Both Oars In When 'Has-Beens' want to be again

These days, people are staying active longer and presidents are trending younger.

Subsequently, it is fast becoming the norm for former presidents to leave the White House with 30-plus years to kill. With sixty being the new forty, retired presidents are unlikely to settle for playing golf, tending to their libraries and appearing publically when summoned, for three decades. They are going to want a second act.  

The possibility of former presidents having long, active post-office careers raises some serious questions. For instance, is just any job fitting for a former president? Should it be a requirement that former presidents continue to put the nation’s interests first no matter what their new job? Should this be a contractual requirement in order to receive the lucrative presidential pension and honorific perks? What safeguards should there be in place to make sure that former presidents don’t use their access and titular roles for influence peddling?

We don’t have to wait for the relatively young Mr. Obama to leave office to get a taste for the issues that can be created by a has-been president wanting to continue as a world player. Mr. Clinton provides an early look. His high profile and constant activity around the world warrant getting serious about answering the above questions.

Mr. Clinton’s acceptance of an official post with the United Nations provides an interesting test case for whether or not there should be limits on the types of positions a former president can pursue. Adding a blue cap to Mr. Clinton’s already crowded millinery (former president, husband to the Secretary of State, international charity clearinghouse head, to name a few) causes a lot of confusion in Haiti. It blurs the line between US interests and the UN.  It also makes it difficult to know the official stance of the US State Department.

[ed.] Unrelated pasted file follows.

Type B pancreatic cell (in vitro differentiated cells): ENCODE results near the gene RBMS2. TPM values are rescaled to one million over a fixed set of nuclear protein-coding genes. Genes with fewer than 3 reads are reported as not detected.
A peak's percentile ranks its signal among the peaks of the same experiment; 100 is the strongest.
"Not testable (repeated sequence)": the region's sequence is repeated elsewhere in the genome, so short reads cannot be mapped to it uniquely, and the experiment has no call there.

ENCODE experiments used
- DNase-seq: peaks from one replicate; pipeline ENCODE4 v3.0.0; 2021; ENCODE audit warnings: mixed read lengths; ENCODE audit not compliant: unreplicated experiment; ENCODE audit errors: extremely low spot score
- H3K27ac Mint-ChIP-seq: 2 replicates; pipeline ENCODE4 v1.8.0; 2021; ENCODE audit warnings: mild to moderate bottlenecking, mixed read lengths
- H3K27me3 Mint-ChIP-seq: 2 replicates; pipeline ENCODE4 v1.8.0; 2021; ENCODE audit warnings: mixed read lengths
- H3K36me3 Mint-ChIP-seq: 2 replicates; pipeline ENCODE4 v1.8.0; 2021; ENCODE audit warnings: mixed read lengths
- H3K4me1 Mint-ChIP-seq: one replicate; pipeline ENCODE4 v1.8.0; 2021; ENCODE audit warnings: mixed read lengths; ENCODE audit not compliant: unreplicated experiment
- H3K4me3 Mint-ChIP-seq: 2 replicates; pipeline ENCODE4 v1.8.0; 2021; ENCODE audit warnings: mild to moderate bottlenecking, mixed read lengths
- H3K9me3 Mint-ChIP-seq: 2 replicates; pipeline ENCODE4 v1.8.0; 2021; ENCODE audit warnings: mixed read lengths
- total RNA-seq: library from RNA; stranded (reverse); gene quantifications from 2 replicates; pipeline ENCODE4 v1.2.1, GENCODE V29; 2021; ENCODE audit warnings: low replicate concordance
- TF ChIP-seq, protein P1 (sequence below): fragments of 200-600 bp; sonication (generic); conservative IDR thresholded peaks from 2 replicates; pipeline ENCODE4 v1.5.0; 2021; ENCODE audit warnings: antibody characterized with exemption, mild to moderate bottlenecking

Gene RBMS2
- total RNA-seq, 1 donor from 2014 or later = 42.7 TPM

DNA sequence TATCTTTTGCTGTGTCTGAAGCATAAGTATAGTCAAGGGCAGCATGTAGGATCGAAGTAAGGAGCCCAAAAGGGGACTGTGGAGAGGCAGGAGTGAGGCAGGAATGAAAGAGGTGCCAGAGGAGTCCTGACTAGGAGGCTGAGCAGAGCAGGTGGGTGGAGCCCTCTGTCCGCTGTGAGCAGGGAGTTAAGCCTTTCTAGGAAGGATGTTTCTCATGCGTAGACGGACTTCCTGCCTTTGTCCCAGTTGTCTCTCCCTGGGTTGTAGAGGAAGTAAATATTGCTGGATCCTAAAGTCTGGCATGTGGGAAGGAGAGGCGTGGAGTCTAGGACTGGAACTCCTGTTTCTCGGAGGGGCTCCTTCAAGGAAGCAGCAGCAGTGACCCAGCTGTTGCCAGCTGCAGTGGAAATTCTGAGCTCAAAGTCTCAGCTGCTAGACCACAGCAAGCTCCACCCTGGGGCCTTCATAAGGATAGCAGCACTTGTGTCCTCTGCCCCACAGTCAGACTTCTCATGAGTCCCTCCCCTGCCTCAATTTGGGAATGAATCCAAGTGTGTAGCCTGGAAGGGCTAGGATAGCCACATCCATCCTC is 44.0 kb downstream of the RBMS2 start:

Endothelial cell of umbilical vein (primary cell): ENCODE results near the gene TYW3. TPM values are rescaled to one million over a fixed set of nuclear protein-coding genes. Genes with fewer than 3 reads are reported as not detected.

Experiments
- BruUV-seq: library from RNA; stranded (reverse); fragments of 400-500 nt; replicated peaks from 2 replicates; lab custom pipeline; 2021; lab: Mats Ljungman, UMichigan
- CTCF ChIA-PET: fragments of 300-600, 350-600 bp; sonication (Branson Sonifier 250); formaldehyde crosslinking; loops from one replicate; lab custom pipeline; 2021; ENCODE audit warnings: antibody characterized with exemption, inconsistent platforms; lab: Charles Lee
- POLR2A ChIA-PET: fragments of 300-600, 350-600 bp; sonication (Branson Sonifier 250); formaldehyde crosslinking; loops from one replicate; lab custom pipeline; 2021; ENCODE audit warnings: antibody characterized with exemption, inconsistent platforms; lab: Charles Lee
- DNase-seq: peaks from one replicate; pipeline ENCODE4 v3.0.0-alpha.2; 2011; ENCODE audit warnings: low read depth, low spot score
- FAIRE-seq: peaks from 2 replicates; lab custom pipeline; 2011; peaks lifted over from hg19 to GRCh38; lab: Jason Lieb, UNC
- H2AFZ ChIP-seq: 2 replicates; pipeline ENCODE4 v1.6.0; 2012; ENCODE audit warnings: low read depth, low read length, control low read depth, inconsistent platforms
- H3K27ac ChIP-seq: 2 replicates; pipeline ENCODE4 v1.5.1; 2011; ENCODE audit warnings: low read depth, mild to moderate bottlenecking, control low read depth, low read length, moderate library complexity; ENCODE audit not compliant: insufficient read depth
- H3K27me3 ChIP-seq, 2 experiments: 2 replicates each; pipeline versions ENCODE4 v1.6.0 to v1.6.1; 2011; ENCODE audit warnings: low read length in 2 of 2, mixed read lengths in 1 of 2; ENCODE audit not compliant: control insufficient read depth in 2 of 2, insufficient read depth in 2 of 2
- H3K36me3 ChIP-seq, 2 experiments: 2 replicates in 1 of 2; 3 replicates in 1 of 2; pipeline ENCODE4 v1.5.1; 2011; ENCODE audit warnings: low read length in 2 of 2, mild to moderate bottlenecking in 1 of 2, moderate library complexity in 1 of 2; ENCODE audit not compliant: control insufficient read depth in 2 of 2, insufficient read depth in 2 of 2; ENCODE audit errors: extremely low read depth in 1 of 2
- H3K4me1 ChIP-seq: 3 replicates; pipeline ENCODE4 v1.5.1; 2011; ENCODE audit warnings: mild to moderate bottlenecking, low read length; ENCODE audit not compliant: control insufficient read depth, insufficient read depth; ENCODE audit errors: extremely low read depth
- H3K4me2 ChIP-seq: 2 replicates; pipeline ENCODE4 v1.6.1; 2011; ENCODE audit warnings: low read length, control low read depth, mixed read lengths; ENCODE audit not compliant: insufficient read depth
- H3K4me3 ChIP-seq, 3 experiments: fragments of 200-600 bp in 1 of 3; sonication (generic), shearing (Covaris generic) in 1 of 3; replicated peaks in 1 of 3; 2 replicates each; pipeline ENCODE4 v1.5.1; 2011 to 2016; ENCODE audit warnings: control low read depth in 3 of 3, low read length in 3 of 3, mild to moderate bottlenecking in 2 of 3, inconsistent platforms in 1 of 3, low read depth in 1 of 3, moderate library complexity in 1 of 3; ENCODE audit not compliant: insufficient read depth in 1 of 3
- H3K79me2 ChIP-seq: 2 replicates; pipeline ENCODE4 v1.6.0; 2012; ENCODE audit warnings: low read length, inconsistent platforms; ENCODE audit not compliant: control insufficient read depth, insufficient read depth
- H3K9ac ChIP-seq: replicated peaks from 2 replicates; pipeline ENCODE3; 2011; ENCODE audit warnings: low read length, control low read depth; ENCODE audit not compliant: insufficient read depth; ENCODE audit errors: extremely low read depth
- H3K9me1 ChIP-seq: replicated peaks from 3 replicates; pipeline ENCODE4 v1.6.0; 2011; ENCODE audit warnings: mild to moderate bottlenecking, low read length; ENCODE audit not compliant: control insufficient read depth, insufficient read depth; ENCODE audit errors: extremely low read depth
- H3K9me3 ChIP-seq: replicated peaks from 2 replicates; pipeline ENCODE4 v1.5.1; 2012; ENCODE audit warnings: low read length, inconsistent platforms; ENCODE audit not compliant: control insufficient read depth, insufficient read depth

Mr. Clinton’s inclination to accept a UN posting should be no surprise. He chose to call his flagship foundation the Clinton Global Initiative. Even casual observation of his work in Haiti suggests that he is a bit geographically ambidextrous for a former president. He often shows up at the table with non-US investors. It appears that he may be driven more by jet quality than national interests. At the very least, he seems to have traded ‘Mr. President’ for ‘Mr. Global’.

There is also the issue of separating business and good works. With the unnatural merging of philanthropy and capitalism through the direct involvement of billionaires and celebrities in world development projects, it is hard to tell when Mr. Clinton is on a business trip and when he is on a mission of mercy. I never noticed that confusion with former President Carter—he always seems to be all good works upfront and no business behind. Of course, Carter has never been the mullet type.  

The recent excerpt in TIME magazine from Nancy Gibbs’ forthcoming book, "The Presidents Club," does nothing to allay my concerns. She can write all she wants about former presidents falling into their new roles with grace and only acting when called upon—but that’s the past. That is not our experience with Mr. Clinton. I doubt that he spends much time at the quaint former presidents’ dormitory with its boarding school beds draped with presidential seal spreads—just not his style.   

I jest a bit, but these questions are serious. I am genuinely concerned that we will face significant embarrassment with future former presidents if the globe-trotting Mr. Clinton is any indication of what is to come. How will we survive several ex-presidents’ simultaneous efforts to be relevant, especially if they are willing to chase the spot-light no matter how far it takes them away from our national interests?    

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